The new Cree Extreme Density LED family resembles CSP LEDs but extends lumen density significantly based on an architecture that maintains a ceramic substrate for the flip-chip design.
Cree has announced the XLamp XD16 packaged LEDs with the XD prefix indicating that the product is part of a new Extreme Density family of LEDs. The LED is based on the NX LED technology platform and Cee said it delivers lumen density of 284 lm/mm2. The XD family is essentially Cree’s answer to the chip-scale package (CSP) LED trend that essentially has a footprint that is the same size as the LED chip.
Cree had announced the NX technology platform back in April with few details and had originally suggested that the components would be commercially available by the end of the summer. Clearly it took a bit longer for the company to deliver the XD family. The NX technology platform is the successor to the SC (silicon carbide) designated platforms that topped out at SC5 and has been the basis of Cree’s newest LEDs for more than two years.
LEDs based on the SC5 platform such as the XHP (extreme high power) series top out at a lumen density around 140 lm/mm2. Most of the XHP products have been in relatively larger form factors such as 3.5×3.5, 5×5, and 7×7 mm. The XD family doubles that performance level and thereby can deliver similar lumen output from the 1.6×1.6-mm package.
Of course, lumen output varies considerably across the family based on CCT and CRI, but to provide an example of the performance, we will discuss published specifications at 3000K and 70 CRI. At 85° and a drive current of 350 mA, the packaged LEDs can deliver 148 lm, or efficacy in the 155-lm/W range. You can ramp the drive current to 1A and hit 365 lm while reducing efficacy to around 125 lm/W. The LEDs can be driven at 2A (6W) as well.
As for how the LEDs fit the application space, they seem clearly targeted at general lighting products where CSP LEDs are finding success. Cree’s marketing material did compare the devices to CSP LEDs, but the company has also been quick to point out that the packaged LEDs are high-power products based on a ceramic substrate. Still, the footprint is similar to CSP LEDs from companies such as Samsung, Seoul Semiconductor, and Lumileds.
Cree has launched a new line of packaged LEDs as part of its Extreme Density (XD) family that are capable of achieving lumen density of 284 lm/mm2.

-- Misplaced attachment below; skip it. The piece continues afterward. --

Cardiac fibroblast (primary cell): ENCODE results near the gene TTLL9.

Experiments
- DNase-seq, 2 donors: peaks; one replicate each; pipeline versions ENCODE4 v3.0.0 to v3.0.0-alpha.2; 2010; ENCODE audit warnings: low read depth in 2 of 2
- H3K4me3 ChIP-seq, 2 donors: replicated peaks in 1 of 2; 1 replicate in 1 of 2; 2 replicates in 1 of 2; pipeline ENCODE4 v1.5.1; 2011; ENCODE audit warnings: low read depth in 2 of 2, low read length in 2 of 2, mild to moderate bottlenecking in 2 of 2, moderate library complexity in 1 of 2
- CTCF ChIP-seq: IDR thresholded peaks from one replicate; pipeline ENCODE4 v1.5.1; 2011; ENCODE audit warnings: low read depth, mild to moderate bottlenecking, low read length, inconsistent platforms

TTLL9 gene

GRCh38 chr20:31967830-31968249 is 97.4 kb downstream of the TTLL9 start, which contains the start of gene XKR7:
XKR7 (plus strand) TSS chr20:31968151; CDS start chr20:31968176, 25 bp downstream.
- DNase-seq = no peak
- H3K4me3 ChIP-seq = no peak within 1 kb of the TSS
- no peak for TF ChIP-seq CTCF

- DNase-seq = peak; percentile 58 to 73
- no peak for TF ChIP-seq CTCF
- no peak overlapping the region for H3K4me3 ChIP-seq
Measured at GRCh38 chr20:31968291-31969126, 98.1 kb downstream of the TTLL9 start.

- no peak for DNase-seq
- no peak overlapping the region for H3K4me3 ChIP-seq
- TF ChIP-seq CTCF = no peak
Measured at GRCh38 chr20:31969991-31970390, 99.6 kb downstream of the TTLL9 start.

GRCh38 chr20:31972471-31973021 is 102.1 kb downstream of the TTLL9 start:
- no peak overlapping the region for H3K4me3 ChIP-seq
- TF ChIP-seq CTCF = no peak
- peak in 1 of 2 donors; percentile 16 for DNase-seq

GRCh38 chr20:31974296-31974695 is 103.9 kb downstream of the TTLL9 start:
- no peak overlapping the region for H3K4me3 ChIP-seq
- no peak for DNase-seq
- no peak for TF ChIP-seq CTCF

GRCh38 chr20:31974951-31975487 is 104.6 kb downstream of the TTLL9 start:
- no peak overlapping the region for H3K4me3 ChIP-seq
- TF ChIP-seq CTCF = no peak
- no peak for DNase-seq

There is no absolute definition of what constitutes a CSP LED. The idea is to minimize the packaging elements to also minimize costs. Many such LEDs consist of just the LED chip covered in phosphor-infused silicone with two electrodes added on the bottom of the devices. The chip size is slightly smaller than the overall footprint based on the phosphor material molded around the emitter.
Cree claims its architecture is superior in terms of optical and thermal performance. The architecture includes reflective structures on each side that are added in the packaging process to improve light extraction. We’ve written a number of times that many CSP LEDs emit from five sides, which can be a problem in certain applications, although manufacturers such as Samsung have also introduced CSP products with only top surface emission.
Cree product marketing manager Paul Scheidt, however, said the larger issue is that CSPs also emit downward and that as much as 28% of the produced photons are lost. The substrate on the XD16 family reflects any downward-emitted photons back toward the top surface of the LED.
As for thermals, Scheidt warns that product developers need to do a system-level thermal model to fully understand the story. CSP LEDs typically have better thermal resistance specifications because there is not the additional thermal resistance of the substrate that comes into play. But Scheidt warns there is a surface-area factor that comes into play at the system level and the ceramic substrate can enable uniform heat spreading. Moreover, the XD16 includes symmetrical contacts that are relatively larger than the contacts typically found on CSP LEDs of the same size.
Cree also believes that the XD16 packaged LEDs offer an advantage in terms of ease of manufacturing. Scheidt said CSP LEDs are easily damaged by handling equipment. He further said the LEDs can be installed with a tilt relative to the printed circuit board (PCB) or even with slight rotation, say, relative to other LEDs in an array. Scheidt admits that all of the problems can be overcome with time and care, but that the XD16 is simpler for manufacturers to deal with. Moreover, the package is similar to the Cree XQ-E LED that has been in production for several years.
Cree did not compare the XD16 in terms of performance to specific CSP LEDs. But the company did offer a graph depicting where all the CSP LEDs that are on the market stand in terms of lumen density. According to Cree, no CSP manufacturer has hit the 200-lm/mm2 mark and that many are in the 120-lm/mm2 range. We would presume the benefits of the XD16 will come at a price premium, but product developers may be able to use fewer of the packaged LEDs relative to a CSP-based design.
Cree showed some examples of the benefits of the small LEDs relative to its own high-power components. An array in a circular design with a 22-mm light-emitting surface (LES) could include 95 of the XD16 LEDs compared to 22 of the company’s XP-G3 LEDs that came to market last year. The XD16-based design could produce 11,100 lm in that form factor while the XP-G3 design would produce 2800 lm.
We asked Cree if there would be other form factors in the XD family. CSP manufacturers have products that span a range from the 1-mm per side footprint up to larger than 2 mm. Scheidt said Cree may offer other sizes but also indicated that market research makes the company believe that the XD16 footprint would be the most popular among lighting manufacturers.